I want to write you a few lines my dear friend because you love us, and because you talk to the great court, and tell America people to make us free. We want to go home to Mendi and see our fathers and mothers and brothers and sisters. When we in ship we have no waters; we came on shore for waters.

We see American people. American people say we have no slaves and we make you free. They promise us to make us free. Mr. Tappan comes from New York and gives us Bible. He brings good tidings; he say we make you free. Then the court no let us go; then call Mendi people come to New Haven and Judge Judson say you be free, but Government say Kinne tell you manfriend no believe wicked people.

Some White people, good, not all, some bad. Wicked people say Mendi people lie, steal, Mendi people drink wine, Mendi people swear, Mendi people all bad. Dear friend, bad people say so. Mendi people no lie, not steal, no swear, no drink rum, no fight. What Mendi fight for? Mendi people love one another. Mendi people pray every evening and every night and every morning. Mendi people pray God forgive their sins and make them good. Mendi people pray God bless their teachers and you,

Dear Friend, and Mr. Baldwin, and help you talk to the great court. Mendi people pray God give success, a good heart that they let us go free, dear friend. May you have heart to see Mendi people. You thought Mendi people bad people. No. Bad people say Mendi people murderers because we kill Captain and cook. If we have knife and come to America people and say I kill and eat, what America people do? Mendi people no kill Captain and cook; they no kill us. Mendi people no hurt any body.

Dear Friend Mr. Adams. We love you very much & beg you to tell court let Mendi people be free. We beg you to talk hard. You make us free and we thank you very much and we pray for you every day and when we go home to Mendi we tell our fathers and Mothers and brothers and sisters to pray for Mr. Adams, and they all will thank you very much my dear friend.

Your friend Kinna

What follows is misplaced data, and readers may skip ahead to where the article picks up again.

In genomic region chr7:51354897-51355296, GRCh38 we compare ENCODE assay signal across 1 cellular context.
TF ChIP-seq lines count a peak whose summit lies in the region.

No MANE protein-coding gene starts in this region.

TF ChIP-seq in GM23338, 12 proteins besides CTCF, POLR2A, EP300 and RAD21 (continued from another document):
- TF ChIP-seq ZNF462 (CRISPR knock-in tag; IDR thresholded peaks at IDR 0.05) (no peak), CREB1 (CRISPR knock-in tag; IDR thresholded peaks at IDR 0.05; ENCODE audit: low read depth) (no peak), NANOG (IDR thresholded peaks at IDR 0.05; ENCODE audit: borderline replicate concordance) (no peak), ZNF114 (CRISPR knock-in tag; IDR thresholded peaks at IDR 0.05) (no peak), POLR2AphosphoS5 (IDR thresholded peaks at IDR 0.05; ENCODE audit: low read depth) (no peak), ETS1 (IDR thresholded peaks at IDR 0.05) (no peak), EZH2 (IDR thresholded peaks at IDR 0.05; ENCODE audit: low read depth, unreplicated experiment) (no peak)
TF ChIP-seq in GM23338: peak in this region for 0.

Extract from Slaver’s Logbook: Description of Gallinas


Gallinas, in the latitude 7° 05' N and longitude 11° 35' W, the notorious slave mart of the Northwest Coast of Africa, is a river whose entrance and interior is not navigable but to boats and small crafts. Four years back, the shores of this shallow river were colonized by Spanish slave dealers who, while they remained undisturbed, accumulated several fortunes.

At the time of my arrival here in the beginning of 1836, two large factories monopolized this lucrative trade, but other minor establishments also opposed the larger ones and in time succeeded in erecting establishments as abundantly and well supplied in goods as others. However, the influence that Don Pedro Blanco had gained over the natives was never equaled by any other Spaniard.

The indigenes of this river, who are called Vye, were not numerous before the establishment of the Spanish factories, but since 1813 when several ships from Cuba landed their rich cargoes, the neighboring cities flocked to this river, and as there is much similarity in their languages, they soon became naturalized with the aborigines of its sandy and marshy soil.

As the new upstarts grew up educated under the influence of the rich Spanish factories, they imbibed the habits of slave hunting while they despised other occupations and in their idleness, panted but for wars and captures. Slaves in time became scarce, and the youth of the day, cradled in indolence, sought distraction in slave wars, which ever yield a rich reward.

Time brought into notice this slave mart, and merchants from Havana sent out agents to establish their deposits of goods and permanent barracoons. The double and treble call for slaves soon depopulated the immediate Interior, when it became urgent for the natives of Gallinas to extend their wars further into the Interior. And in a few more years this river was surrounded with wars, but as the slave factories supplied them with powder and guns, they made headway against a multitude of enemies who, not understanding the politics of alliance, fought them separately and were generally repulsed.

Still the demand increased, and auxiliary slave factories were established north and south. The Bar or Sheborough River became a tributary in slaves to the Gallinas, Mana Rock, Sugaree, Cape Mount, Small Cape Mount, even Digbay at the door of Monrovia had a deposit and barracoons belonging to whites of Gallinas.

Useful Sites relating to Amistad

The Story of the Amistad: - good sites for finding out details of the story:

Awesome – an easy to read narrative in sections with links to images, maps etc
**************************************************************** – a shorter summary of the story
The Amistad Incident
The Atlantic Slave Triangle:

Shows a clear animation of the trade

Overviews of the Slave Trade
Images of the Slave Trade
Database of statistics on the Slave Trade

Share with your friends:

The database is protected by copyright © 2019
send message

    Main page